The challenging task of portraying president Lyndon B Johnson in HBO's upcoming All The Way is not enough for Bryan Cranston who has gotten to grips with another meaty role in Trumbo. The actor embodies Dalton Trumbo, the legendary Hollywood screenwriter who was blacklisted in the 1940s for his affiliation with the communist party in the United States.
Those who were immersed in the Hollywood scene decades ago may look back on yesteryear with a warm feeling of nostalgia but Jay Roach's biopic is a stark reminder that even in the land of the rich and famous, all that glitters is not gold. Trumbo, the man, is presented as an all-rounder – the family guy with a successful career and political values. Although it is his particular party allegiance which becomes his downfall.
Along with nine other Hollywood figures, Trumbo is investigated by the House Un-American Activities Committee for his communist stance and faces a possible jail sentence. Through a clever script, writer John McNamara seamlessly conveys what appears to be a sense of Trumbo's true character – rather than give into their bullish tactics, the film legend responds to Congress' line of questioning "in [his] own way", which entails plenty of sarcasm, beating around the bush and reverse psychology making for some standout scenes.
Watch the Trumbo trailer:
Trumbo is no ordinary biopic. Roach does well in transporting the audience back to the golden era of Hollywood through impeccable cinematography – black and white shots, distorted radio sounds and spot-on costumes – while McNamara expertly injects humour into what could have easily become uncomfortable scenes. A drunken Trumbo, erupting into a spiteful rage at his teenage daughter for interrupting his writing session, could have made for an entirely heart-wrenching moment.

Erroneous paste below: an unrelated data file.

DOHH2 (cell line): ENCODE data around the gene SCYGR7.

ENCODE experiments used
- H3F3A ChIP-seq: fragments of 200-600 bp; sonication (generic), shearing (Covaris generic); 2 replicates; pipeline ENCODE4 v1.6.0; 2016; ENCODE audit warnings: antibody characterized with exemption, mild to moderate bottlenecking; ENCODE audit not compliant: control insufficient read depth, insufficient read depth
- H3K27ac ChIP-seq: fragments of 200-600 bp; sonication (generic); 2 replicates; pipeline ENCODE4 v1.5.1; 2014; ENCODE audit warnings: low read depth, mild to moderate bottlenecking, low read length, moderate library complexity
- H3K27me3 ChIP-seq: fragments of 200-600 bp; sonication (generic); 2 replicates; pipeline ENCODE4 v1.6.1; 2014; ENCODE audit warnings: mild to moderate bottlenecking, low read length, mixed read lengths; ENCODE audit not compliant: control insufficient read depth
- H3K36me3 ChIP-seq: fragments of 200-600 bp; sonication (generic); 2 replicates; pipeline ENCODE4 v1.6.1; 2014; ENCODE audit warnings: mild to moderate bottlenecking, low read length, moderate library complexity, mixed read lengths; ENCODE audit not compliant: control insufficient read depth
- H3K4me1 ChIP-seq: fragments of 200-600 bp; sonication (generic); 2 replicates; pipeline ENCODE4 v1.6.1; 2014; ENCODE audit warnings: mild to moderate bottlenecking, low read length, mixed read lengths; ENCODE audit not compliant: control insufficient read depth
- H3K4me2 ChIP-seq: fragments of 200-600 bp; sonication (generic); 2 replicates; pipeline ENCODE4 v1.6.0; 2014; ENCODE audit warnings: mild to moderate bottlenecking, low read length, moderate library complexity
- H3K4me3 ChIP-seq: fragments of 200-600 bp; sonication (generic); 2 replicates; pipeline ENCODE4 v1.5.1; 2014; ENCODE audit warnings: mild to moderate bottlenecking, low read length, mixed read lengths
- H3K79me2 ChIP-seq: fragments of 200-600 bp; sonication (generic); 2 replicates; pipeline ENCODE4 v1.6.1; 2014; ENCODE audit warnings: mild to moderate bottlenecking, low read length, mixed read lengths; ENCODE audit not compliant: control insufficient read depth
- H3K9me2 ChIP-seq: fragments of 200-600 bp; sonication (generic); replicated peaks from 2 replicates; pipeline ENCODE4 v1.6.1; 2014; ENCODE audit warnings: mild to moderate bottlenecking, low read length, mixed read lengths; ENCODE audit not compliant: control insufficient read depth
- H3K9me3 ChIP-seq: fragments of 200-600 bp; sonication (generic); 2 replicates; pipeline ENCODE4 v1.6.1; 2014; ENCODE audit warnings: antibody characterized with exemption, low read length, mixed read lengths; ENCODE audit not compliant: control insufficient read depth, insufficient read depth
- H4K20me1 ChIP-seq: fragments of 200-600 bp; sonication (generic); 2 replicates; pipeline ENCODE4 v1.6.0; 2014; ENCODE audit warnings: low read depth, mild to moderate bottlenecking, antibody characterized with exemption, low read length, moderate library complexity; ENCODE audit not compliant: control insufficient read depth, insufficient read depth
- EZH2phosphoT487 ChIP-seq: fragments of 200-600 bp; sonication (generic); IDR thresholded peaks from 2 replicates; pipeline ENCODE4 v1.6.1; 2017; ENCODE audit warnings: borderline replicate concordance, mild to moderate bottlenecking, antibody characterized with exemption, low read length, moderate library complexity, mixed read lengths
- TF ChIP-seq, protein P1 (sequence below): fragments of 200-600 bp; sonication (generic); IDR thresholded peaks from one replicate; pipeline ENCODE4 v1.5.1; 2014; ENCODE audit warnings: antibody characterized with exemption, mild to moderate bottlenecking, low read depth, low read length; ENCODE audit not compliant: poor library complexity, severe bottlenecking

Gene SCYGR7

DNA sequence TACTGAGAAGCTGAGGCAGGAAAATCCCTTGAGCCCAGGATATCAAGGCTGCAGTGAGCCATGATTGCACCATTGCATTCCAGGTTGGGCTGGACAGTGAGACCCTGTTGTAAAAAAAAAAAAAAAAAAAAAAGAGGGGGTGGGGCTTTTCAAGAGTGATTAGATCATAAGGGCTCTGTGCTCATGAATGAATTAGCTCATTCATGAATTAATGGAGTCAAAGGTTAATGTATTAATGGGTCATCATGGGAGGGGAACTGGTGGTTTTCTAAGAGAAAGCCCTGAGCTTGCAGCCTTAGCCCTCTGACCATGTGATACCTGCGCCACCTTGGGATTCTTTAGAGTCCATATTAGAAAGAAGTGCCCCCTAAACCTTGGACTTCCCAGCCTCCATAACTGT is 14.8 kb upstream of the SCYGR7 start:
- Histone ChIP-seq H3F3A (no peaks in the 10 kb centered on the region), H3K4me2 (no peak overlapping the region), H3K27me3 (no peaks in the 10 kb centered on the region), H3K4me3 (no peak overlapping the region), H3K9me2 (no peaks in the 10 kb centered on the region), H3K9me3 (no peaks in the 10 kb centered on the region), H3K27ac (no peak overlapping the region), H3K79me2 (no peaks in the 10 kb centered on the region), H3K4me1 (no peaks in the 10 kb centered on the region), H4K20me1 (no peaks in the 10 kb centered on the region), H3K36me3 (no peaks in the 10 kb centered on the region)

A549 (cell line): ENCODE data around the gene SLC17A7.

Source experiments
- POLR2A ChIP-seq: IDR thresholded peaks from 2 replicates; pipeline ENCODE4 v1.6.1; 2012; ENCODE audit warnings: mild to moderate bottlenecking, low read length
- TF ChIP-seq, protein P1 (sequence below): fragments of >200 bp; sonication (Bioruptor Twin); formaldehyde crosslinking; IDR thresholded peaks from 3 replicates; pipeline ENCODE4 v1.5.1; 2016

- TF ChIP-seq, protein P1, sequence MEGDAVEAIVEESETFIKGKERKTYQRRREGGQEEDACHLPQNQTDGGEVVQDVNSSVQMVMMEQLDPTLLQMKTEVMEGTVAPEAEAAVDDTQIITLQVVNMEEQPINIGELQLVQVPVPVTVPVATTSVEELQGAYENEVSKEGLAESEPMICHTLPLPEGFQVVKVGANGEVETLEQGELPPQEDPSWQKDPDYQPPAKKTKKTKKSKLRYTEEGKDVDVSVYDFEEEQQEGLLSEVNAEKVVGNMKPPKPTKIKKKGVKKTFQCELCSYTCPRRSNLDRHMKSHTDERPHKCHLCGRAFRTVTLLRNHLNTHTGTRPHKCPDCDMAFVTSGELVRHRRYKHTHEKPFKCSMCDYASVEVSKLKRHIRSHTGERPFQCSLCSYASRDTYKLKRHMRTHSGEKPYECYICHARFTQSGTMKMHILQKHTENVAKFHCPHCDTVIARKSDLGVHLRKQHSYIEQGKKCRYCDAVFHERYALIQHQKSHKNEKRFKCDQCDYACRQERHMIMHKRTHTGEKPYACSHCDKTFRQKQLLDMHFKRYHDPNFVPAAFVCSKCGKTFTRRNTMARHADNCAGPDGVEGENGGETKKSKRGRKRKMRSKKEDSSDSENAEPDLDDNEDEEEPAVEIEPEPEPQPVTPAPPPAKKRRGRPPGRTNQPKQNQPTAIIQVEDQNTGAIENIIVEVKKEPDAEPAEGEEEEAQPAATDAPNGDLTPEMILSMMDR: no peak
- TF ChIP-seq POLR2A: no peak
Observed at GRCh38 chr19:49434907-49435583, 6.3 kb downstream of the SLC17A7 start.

Only, the author was slumped in a bath, swigging scotch while writing a new script and delivering some epic one-liners. Trumbo was clearly known for his sense of humour – as his fellow screenwriter Arlen Hird, played by Louis CK, brilliantly put it: "Stop talking as if everything you say is going to be chiselled into stone."
Trumbo was certainly a confident man with an unrelenting work ethic. However, his drive was both a gift and a curse following his release from prison. Although he initially struggled to get work, the father-of-three came up with the genius idea of using different aliases to publish his work, which is the period in which he writes the screenplay for Hollywood classics Spartacus and Exodus. The offers were coming in thick and fast but just as quickly, Trumbo was becoming self-absorbed, angrier and aggressive.
Cranston is certainly unforgettable but Trumbo is by no means a one-man show. Dame Helen Mirren, albeit in a small role, steals every scene as Hedda Hopper, the famous gossip columnist hellbent on exposing the Hollywood 10 as communists. Mirren gives a slick performance of the journalist, who incredibly switches personas from sweet-as-pie to acid-tongued. Funnyman John Goodman breezes in sporadically in the second-half of Trumbo but is always a show-stopper, unleashing a series of crude one-liners when he gets the chance, while Dean O'Gorman puts on a fine performance as Kirk Douglas in his younger days.
Trumbo could have easily become a mundane biopic about a screen legend whom the younger generation is probably unaware of but the black humour of the film ensures this problem is evaded. However, the sudden shift between gimmicky comedy in the first half to a more of a darker tone as Trumbo battles against Hollywood for the remainder may feel jolting.
Cranston is remarkable as the iconic screenwriter and "becomes" Dalton Trumbo. It is sure to be a top pick during the 2016 awards season but it could easily go the other way – the Oscars will either celebrate the fine picture or give it a snub. After all, it is exposing the unsavoury side of Tinseltown, which many would most likely prefer to leave in the past.
Biopic about the life of Hollywood screenwriter Dalton Trumbo who was blacklisted in the 1940s for communism